After our army was outsourced, cleaning agents began to appear in ordinary soldiers' barracks. These people clean up the territory, which the servicemen themselves had to clean up three or four years ago. Today they are spared from the cleaning procedure, which should increase the time for the development of military equipment.
On the one hand, everything looks thought out, and even in some places there is some concern about increasing the combat readiness of the Russian army. But after all, the fact that even civilians do the cleaning for the soldiers has its drawbacks. Representatives of the older and middle generation in this case say that the army gradually loses the educational effect that has been inherent for decades. If, prior to the use of outsourcing, every fighter understood that there were no mams and nannies in the barracks, and that he had to do much of the work himself, now in the kitchen - outsourcing, in the car park - outsourcing, in the barracks - also austorsing. Does it not come at such a pace that the so-called civilian specialists will clean the boots of soldiers, as well as fill the bedsteads and make beds?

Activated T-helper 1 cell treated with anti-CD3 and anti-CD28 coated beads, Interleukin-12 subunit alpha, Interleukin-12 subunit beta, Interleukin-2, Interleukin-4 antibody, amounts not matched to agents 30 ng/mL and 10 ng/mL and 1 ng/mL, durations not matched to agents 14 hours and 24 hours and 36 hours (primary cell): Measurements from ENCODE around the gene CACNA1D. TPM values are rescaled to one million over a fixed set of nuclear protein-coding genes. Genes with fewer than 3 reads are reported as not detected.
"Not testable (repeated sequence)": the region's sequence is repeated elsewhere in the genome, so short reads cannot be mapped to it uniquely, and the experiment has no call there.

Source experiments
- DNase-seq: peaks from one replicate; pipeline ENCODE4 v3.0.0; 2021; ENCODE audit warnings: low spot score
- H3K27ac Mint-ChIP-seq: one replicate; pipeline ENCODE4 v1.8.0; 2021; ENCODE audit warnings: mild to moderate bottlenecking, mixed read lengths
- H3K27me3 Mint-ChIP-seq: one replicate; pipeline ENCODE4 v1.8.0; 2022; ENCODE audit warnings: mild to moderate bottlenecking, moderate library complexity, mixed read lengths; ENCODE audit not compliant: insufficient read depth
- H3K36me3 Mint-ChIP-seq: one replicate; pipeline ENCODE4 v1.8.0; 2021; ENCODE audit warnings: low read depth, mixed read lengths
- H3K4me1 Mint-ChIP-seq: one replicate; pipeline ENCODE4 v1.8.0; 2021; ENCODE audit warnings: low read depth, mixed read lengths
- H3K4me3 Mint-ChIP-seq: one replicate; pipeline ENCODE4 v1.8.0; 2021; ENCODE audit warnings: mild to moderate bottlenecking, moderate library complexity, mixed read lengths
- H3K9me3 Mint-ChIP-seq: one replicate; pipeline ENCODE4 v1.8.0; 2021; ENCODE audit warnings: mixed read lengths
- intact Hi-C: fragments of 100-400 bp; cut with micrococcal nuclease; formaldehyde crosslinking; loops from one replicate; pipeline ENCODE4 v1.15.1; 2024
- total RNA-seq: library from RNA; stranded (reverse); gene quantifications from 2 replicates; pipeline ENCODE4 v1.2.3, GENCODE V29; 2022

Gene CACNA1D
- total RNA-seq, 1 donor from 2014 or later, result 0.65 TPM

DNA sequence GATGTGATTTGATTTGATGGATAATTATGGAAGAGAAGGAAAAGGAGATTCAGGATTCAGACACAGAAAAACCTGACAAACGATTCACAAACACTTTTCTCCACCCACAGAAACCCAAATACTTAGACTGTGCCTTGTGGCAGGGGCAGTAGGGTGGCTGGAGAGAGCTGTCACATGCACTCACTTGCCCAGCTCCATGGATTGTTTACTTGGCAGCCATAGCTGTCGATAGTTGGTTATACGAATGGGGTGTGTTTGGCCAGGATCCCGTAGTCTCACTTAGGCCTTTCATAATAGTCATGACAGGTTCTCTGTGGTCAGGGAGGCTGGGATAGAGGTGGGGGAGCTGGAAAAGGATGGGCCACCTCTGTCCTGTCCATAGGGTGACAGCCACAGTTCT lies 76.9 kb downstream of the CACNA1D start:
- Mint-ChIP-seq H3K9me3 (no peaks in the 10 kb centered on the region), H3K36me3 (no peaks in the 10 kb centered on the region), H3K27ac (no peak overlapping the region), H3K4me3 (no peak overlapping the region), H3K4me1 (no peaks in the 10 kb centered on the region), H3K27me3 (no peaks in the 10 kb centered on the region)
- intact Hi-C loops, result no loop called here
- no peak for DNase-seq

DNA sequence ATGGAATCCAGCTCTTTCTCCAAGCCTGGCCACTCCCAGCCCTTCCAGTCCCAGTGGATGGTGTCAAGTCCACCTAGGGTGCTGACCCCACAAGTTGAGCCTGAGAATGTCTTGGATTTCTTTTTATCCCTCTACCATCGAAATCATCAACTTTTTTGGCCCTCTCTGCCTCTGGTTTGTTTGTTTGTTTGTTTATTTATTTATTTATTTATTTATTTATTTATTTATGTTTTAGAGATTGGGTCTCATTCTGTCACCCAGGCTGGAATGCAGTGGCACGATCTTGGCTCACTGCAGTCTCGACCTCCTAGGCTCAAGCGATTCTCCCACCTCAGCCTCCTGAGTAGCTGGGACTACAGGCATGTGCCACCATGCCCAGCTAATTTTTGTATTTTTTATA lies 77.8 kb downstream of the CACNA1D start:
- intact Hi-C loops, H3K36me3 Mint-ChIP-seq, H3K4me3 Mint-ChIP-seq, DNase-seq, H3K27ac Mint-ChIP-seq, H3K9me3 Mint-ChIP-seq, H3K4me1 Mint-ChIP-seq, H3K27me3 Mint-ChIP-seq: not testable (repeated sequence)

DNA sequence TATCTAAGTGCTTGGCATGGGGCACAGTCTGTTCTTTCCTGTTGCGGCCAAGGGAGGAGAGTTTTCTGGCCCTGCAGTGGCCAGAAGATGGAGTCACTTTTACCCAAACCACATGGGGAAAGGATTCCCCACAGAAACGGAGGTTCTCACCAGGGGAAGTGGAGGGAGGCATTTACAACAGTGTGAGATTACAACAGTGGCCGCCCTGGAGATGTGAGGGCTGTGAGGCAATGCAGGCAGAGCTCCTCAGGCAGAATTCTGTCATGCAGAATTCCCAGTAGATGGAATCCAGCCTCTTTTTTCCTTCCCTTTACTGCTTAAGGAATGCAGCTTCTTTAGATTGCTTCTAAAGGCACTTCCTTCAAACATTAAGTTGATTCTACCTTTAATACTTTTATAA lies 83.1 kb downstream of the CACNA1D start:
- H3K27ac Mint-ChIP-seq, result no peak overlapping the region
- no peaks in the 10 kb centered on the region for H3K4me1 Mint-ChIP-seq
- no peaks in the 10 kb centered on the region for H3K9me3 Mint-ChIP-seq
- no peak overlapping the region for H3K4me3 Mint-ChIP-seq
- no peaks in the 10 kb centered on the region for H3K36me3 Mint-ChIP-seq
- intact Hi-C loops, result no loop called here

Of course, many will say that a soldier should not engage in what distracts him from direct combat training, but then combat training does not go in parts from morning until late evening. The soldier should spend some time on other things that the Russian army has always taught. After all, it seems that our fighters want to make a sort of “white collar”, after which they will wash the floor and repair the military equipment, and clean the potatoes for dinner. But what about the slogan of what the army should do from an uncooled youngster of a real man who can cope with many difficulties encountered on his life path without much difficulty. I would like to expect that the domestic part of the young man’s stay in the army will be used to a reasonable extent for the benefit of the youth himself.